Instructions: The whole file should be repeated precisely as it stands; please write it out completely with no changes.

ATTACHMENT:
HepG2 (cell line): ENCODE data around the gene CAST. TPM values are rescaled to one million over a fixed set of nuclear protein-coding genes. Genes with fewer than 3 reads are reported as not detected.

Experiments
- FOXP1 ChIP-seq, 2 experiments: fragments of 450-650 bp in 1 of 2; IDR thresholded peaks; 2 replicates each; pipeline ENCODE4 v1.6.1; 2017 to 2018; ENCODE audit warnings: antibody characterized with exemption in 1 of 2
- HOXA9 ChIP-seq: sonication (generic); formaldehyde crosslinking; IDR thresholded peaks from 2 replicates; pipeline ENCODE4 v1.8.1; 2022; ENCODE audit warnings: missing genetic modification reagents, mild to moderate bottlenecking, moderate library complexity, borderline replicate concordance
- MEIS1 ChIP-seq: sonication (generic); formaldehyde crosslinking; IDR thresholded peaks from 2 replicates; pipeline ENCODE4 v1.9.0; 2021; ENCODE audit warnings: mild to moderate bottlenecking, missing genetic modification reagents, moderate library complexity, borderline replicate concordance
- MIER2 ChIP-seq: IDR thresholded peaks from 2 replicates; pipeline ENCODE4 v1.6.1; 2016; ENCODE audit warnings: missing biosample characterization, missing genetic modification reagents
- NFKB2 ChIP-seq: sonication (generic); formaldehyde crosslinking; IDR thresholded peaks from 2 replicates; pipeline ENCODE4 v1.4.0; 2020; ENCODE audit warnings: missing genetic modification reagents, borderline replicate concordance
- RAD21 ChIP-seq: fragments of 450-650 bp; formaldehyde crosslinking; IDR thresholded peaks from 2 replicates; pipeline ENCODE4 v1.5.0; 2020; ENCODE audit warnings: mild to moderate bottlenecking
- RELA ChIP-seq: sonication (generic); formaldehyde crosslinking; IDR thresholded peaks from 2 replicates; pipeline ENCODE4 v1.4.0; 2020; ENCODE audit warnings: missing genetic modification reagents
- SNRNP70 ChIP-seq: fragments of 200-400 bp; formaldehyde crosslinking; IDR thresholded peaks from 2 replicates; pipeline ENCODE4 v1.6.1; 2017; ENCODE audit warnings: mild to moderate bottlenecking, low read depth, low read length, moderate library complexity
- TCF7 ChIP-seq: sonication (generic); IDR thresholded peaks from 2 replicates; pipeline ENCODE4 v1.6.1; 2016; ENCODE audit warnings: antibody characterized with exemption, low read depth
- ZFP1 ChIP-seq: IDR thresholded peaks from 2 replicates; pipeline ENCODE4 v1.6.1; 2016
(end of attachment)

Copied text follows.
HepG2 (cell line): ENCODE data around the gene CAST. TPM values are rescaled to one million over a fixed set of nuclear protein-coding genes. Genes with fewer than 3 reads are reported as not detected.

Experiments
- FOXP1 ChIP-seq, 2 experiments: fragments of 450-650 bp in 1 of 2; IDR thresholded peaks; 2 replicates each; pipeline ENCODE4 v1.6.1; 2017 to 2018; ENCODE audit warnings: antibody characterized with exemption in 1 of 2
- HOXA9 ChIP-seq: sonication (generic); formaldehyde crosslinking; IDR thresholded peaks from 2 replicates; pipeline ENCODE4 v1.8.1; 2022; ENCODE audit warnings: missing genetic modification reagents, mild to moderate bottlenecking, moderate library complexity, borderline replicate concordance
- MEIS1 ChIP-seq: sonication (generic); formaldehyde crosslinking; IDR thresholded peaks from 2 replicates; pipeline ENCODE4 v1.9.0; 2021; ENCODE audit warnings: mild to moderate bottlenecking, missing genetic modification reagents, moderate library complexity, borderline replicate concordance
- MIER2 ChIP-seq: IDR thresholded peaks from 2 replicates; pipeline ENCODE4 v1.6.1; 2016; ENCODE audit warnings: missing biosample characterization, missing genetic modification reagents
- NFKB2 ChIP-seq: sonication (generic); formaldehyde crosslinking; IDR thresholded peaks from 2 replicates; pipeline ENCODE4 v1.4.0; 2020; ENCODE audit warnings: missing genetic modification reagents, borderline replicate concordance
- RAD21 ChIP-seq: fragments of 450-650 bp; formaldehyde crosslinking; IDR thresholded peaks from 2 replicates; pipeline ENCODE4 v1.5.0; 2020; ENCODE audit warnings: mild to moderate bottlenecking
- RELA ChIP-seq: sonication (generic); formaldehyde crosslinking; IDR thresholded peaks from 2 replicates; pipeline ENCODE4 v1.4.0; 2020; ENCODE audit warnings: missing genetic modification reagents
- SNRNP70 ChIP-seq: fragments of 200-400 bp; formaldehyde crosslinking; IDR thresholded peaks from 2 replicates; pipeline ENCODE4 v1.6.1; 2017; ENCODE audit warnings: mild to moderate bottlenecking, low read depth, low read length, moderate library complexity
- TCF7 ChIP-seq: sonication (generic); IDR thresholded peaks from 2 replicates; pipeline ENCODE4 v1.6.1; 2016; ENCODE audit warnings: antibody characterized with exemption, low read depth
- ZFP1 ChIP-seq: IDR thresholded peaks from 2 replicates; pipeline ENCODE4 v1.6.1; 2016